THE Washington Commanders have called FedEx Field home since 1997.
But a bold plan in 2016 aimed to end their time at the $250 million stadium.
Then, under the direction of Daniel Snyder, he hired the Danish architectural firm Bjarke Ingels Group (BIG), which gave him a new look at what an NFL stadium could be.
Described by the Washington Post As a “transparent hyperbolic-paraboloid stadium,” the designs were radical.
The stadium was a twist on the traditional bowl, with no roof and two 8,000-square-foot jumbotrons at either end – somewhat reminiscent of Arrowhead Stadium in Missouri, which the Kansas City Chiefs call home.
The gold mesh-clad stadium would be built “at the base of a tiered, grass-covered drive-in amphitheater,” with the intention of making tailgating more of a picnic experience, it says Architects.
Surrounding the stadium was a mound of earth with bridges connecting the building to the grass field.
The lawn would have been reinforced to allow parking while maintaining the natural atmosphere.
The idea was for the moat to replace the traditional fence to direct fans to the entrances, while also functioning “as a wave pool and lazy river and, in the winter, as an ice rink.”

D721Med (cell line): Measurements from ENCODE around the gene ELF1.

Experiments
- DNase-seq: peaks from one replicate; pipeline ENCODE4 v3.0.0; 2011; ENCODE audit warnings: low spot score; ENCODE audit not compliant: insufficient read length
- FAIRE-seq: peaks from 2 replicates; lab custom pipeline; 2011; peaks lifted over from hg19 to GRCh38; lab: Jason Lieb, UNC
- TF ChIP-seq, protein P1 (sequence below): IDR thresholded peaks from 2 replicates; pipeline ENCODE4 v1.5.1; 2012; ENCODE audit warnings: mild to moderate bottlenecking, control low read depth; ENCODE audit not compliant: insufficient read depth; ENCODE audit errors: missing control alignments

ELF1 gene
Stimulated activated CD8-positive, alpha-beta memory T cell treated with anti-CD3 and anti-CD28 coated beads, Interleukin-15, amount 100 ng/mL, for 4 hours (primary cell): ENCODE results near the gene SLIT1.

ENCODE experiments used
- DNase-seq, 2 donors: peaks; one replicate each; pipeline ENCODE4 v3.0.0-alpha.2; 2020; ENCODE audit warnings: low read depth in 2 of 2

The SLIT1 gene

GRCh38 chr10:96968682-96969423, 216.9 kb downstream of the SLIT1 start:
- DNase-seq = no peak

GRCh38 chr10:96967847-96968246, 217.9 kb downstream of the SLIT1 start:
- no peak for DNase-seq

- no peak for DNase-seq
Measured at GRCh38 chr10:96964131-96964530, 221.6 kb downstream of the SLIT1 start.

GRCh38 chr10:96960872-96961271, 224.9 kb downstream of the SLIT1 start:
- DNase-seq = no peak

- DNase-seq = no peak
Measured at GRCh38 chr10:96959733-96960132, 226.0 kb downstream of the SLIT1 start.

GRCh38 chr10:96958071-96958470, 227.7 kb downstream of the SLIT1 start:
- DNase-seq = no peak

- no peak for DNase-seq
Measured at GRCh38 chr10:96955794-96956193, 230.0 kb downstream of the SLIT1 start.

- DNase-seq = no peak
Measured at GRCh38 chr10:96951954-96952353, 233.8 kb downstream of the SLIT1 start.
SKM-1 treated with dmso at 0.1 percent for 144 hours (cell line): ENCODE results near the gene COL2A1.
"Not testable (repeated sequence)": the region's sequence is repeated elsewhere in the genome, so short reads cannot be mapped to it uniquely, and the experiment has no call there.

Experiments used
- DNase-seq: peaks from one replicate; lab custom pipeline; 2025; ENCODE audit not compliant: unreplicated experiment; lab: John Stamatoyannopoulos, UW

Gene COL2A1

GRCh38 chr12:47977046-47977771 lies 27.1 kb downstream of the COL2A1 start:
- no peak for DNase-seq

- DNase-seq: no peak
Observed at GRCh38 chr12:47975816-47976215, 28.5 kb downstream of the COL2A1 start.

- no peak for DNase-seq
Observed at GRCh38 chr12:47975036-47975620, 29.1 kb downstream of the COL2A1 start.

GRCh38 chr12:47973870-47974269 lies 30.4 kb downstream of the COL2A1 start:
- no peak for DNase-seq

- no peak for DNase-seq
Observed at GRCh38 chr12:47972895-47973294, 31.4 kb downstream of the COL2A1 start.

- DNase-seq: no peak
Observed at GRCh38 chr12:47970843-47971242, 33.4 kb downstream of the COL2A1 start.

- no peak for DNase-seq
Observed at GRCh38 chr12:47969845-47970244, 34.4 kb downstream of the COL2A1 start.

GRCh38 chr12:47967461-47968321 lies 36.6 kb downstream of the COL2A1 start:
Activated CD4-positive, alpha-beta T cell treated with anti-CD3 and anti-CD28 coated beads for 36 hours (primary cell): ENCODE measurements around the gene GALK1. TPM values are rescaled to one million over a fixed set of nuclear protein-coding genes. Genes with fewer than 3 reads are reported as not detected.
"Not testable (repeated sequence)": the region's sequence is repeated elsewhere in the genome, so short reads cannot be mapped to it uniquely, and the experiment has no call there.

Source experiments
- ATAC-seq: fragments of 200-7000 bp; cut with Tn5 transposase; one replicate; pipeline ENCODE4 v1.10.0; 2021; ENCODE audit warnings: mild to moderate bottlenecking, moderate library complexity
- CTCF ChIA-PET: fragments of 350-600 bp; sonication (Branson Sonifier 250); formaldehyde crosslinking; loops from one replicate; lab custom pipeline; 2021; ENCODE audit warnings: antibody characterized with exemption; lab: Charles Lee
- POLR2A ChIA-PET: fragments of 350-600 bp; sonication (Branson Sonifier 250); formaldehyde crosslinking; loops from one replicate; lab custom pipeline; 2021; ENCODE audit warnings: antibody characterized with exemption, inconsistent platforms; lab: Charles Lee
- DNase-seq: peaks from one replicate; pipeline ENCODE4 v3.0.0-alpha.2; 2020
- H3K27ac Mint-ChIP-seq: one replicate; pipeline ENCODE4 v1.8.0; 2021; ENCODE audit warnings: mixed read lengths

Images also showed the natural bowl surrounding the stadium as a potential location for outdoor performances in front of the building, which was said to have seated 100,000 spectators.
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And underneath there would have been a five-story parking garage big enough for 25,000 cars.
At one point the bench would have suddenly collapsed to make room for the facade of a buried team museum, headquarters and all of the team’s training facilities.
Four training fields would have been overlooked.
“The stadium is designed for both tailgating and the game itself,” Ingels told CBS’ “60 Minutes” in 2016, via the Washington Post.
“Tailgating literally becomes a picnic in a park. It can actually make the stadium a more lively destination all year round without ruining the pitch for the football game.”
Unfortunately, their impressive design never went beyond a small model and a series of eye-catching displays.
Snyder reportedly sold the team to the Harris Group in July for $6.05 billion ESPN.
The commanders remain at home at FedEx Field.